Elephants Eating Peanuts: Micro Baits can be the Answer for Clear Water and Spooky Trout

A reoccurring theme of this column is dealing with a problem that I never had when I first started this shore-fishing obsession in 1974: clear water. It’s a double-edged sword. And whether it’s an intentional or unintentional cleanup, I prefer crystal-clear waters most of the time and seeing the bottom under 25 to 30 feet of water. But this clearer water has also caused so much change as to how we fish Lake Michigan for trout and salmon.

You can see in an accompanying photo which lures were the norm in the ’70s and early ’80s. The water was always murky and bigger lures with bright paint jobs that made noise were the way to get a trout and salmon to take notice.

Big gaudy lures from the early days of Lake Michigan shore fishing just don’t cut it anymore in the clearer water conditions.

Boy, has that changed with the lures in general, having been scaled way down and given less brash paint jobs. But there still are days when you have to get real small. And when conditions get really clear, sunny and calm, it’s then time to get those really small lures ready for trout and salmon.

The start of this system is light line and a rod that can cast a light lure, yet still land a big trout. It’s a tough order to fill, and the rod should be something in the medium-light range that will handle 4- or 6-pound-test line and be able to cast lures at 1/8 to 3/16 ounce. The reel can be a little larger at 2500 or even the 3000 size since the line capacity and retrieve ratio will help. The drags are also a little smoother on the larger reels, which will be needed to land these big fish on the lighter line.

The line can be a little tricky, but 6-pound-test line is perfect if you can get away with it. But there are times when 4-pound test is the only choice. When the water is even clearer, get the braid out; fluorocarbon or monofilament is the only way to go here. Even light braid is visible in gin-clear water, so if you want to get really light you have to go with the clear line.

Where the approach really gets small is in lure selection. In super-clear water the fish get spooked by the bigger lures, so scale the offering way down. As I mentioned, we have gone to smaller lures in general due to the clear waters in the lake. But when the water gets clear and there are no clouds and not a breath of wind, we need to go even smaller—panfish small. There are lures that will give you a chance to get a fish or two in the toughest conditions.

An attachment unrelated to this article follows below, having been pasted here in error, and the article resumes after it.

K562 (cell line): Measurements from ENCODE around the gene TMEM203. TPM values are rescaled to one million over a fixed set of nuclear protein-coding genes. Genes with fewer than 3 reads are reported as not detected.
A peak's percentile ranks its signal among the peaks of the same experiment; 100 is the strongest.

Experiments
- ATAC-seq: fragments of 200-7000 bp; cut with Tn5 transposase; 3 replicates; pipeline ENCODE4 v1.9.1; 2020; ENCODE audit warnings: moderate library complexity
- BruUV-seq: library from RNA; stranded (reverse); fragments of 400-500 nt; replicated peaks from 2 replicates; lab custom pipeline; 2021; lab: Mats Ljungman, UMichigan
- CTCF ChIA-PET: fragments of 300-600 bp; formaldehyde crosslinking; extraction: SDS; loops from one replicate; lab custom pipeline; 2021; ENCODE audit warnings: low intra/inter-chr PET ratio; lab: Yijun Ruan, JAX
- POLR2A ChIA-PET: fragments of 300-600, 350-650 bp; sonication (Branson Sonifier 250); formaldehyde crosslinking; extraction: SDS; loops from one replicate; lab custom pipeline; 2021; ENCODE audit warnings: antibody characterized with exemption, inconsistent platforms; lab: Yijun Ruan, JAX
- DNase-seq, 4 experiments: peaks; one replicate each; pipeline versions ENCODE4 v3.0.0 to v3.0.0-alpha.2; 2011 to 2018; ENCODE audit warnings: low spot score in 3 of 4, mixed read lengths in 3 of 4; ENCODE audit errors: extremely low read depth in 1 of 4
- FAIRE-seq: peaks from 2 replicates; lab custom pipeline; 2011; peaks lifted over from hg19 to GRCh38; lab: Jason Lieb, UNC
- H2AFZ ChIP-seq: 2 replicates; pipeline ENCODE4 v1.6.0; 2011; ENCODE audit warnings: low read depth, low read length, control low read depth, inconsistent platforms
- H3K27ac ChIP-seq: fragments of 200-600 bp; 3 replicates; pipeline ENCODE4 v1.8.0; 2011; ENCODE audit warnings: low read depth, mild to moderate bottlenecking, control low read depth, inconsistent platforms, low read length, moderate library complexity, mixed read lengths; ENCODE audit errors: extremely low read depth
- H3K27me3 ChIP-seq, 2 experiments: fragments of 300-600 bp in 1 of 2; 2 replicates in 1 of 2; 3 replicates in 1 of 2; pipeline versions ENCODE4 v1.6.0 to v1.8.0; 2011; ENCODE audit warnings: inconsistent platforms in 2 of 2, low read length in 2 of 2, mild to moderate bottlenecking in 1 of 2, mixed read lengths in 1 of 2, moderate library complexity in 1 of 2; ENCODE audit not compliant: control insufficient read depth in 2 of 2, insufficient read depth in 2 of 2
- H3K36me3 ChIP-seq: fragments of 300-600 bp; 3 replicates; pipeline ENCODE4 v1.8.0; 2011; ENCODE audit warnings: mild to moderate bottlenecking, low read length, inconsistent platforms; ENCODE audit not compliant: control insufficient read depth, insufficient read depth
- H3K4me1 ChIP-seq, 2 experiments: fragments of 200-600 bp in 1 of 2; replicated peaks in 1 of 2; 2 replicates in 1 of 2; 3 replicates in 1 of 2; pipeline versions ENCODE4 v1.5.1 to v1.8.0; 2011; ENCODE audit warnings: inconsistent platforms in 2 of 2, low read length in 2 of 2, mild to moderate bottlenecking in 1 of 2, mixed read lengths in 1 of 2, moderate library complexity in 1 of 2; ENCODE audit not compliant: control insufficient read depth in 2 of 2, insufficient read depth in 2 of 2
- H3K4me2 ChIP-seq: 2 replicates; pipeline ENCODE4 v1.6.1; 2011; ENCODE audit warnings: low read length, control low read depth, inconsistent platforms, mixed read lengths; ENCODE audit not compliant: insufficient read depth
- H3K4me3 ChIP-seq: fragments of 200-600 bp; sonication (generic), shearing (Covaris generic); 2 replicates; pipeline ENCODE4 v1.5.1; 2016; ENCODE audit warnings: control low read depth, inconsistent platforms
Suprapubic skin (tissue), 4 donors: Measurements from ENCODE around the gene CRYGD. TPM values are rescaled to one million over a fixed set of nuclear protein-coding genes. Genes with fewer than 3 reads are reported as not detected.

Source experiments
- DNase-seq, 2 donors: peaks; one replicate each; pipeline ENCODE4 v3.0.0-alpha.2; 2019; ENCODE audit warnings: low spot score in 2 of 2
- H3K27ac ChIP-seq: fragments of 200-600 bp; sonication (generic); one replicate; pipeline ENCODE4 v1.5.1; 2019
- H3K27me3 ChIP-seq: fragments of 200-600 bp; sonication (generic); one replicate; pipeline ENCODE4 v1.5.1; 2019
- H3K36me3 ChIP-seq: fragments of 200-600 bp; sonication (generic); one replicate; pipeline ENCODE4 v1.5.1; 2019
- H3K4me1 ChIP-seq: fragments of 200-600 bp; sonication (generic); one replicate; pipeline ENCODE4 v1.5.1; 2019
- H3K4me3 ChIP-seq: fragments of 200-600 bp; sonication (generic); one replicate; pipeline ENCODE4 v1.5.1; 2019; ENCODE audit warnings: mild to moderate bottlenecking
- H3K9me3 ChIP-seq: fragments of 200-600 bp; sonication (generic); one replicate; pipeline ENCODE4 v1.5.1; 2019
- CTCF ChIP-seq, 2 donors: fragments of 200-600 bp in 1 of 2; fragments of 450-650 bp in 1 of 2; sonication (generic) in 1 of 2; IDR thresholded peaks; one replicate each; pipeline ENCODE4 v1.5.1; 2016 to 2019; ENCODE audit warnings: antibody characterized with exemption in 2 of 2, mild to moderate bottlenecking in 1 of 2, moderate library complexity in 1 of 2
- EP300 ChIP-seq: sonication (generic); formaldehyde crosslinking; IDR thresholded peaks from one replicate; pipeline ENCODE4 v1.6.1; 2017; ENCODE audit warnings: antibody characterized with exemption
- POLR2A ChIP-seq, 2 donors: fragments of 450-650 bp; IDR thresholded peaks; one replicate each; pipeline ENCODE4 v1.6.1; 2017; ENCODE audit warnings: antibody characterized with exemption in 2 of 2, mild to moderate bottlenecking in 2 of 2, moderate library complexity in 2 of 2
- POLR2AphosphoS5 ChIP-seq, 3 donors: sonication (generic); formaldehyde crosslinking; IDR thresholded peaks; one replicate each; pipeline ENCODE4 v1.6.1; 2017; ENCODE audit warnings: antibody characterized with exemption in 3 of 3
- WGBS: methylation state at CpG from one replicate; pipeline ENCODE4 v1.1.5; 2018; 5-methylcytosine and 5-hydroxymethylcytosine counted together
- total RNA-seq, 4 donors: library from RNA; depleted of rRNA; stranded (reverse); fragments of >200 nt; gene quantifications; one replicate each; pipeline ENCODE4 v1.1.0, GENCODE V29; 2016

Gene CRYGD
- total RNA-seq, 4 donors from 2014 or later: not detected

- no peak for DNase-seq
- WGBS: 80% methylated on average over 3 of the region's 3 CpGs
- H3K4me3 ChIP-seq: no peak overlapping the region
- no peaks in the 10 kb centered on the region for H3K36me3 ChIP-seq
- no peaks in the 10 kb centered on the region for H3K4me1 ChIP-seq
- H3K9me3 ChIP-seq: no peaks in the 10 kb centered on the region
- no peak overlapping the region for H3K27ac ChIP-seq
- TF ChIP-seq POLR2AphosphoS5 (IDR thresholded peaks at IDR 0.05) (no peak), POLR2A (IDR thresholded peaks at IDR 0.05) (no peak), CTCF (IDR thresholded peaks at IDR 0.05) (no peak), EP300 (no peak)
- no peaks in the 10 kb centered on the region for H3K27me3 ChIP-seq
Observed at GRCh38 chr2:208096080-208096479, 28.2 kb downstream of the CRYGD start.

Scaling down to crappie-sized baits is the ticket to success on a sunny, calm, clear-water day.

Many of the baits that work for trout in these conditions were originally intended for crappies. Let’s start with the tube jigs. Pearl tubes are a staple for me, and if you scale them way back they’re perfect for spooky fish. I prefer a 3 1/2-inch tube, but under clear conditions I cut back to 2 or 2 1/2. Not only are these shorter in length, but also a lot smaller in diameter.

Another one in the category of soft plastics is a 2-inch swimbait like a Sassy Shad or an ordinary twister- type tail in a white or silver. Rig these on 1/8- to 3/16-ounce jig heads.

Those of you who follow my articles know how much I love the “goose turds” for smallmouths. It’s a 3/16- ounce worm head jig fitted with 2 inches of a stick-worm tail. They also work under tougher conditions for the trout. A watermelon color is good for imitating gobies, but a pearl white version is a great mini-baitfish imitation.

On the topic of no-frills plastics, I can’t forget the smaller 2- or 2 1/2-inch fluke like the Zoom Tiny Fluke or Lunker City Fin-S Fish. These can also be rigged on a light jig head and fished on lighter line. Also, hair jigs are tailor-made for this presentation. Sparsely tied bucktail or marabou jigs at 1/8 to 3/16 ounce are perfect. White, yellow, or olive colors will imitate baitfish or gobies. These may be the best choices for using finesse baits in the clear waters of Lake Michigan.

This 32-inch brown fell for a 2 1/2-inch crappie-sized tube jig deep in ultra-clear water.

Jigging spoons such as Swedish Pimples, Kastmasters, or Do-it’s Flutter jigs are deadly in tough clear-water conditions. These can be worked by casting and ripping along the bottom or simply jigged vertically along a deep seawall. For normal casts and using wind spoons, a size 0 Mepps Syclops or 1/4-ounce Little Cleo are just big enough to get a trout’s attention without spooking them. Stick with the subdued flash of a gold spoon over a silver one in these conditions. For crankbaits and minnow baits, a number 5 Rapala Shad Rap or a 7 CountDown Rapala are both good options.

Clear water can be our friend, but also our enemy. The answer is to downsize lines and lures. Six-pound-test line and crappie-sized baits can help you connect in these conditions. These trophy trout will eat smaller baits, so be prepared with more scaled-down tackle this spring and summer.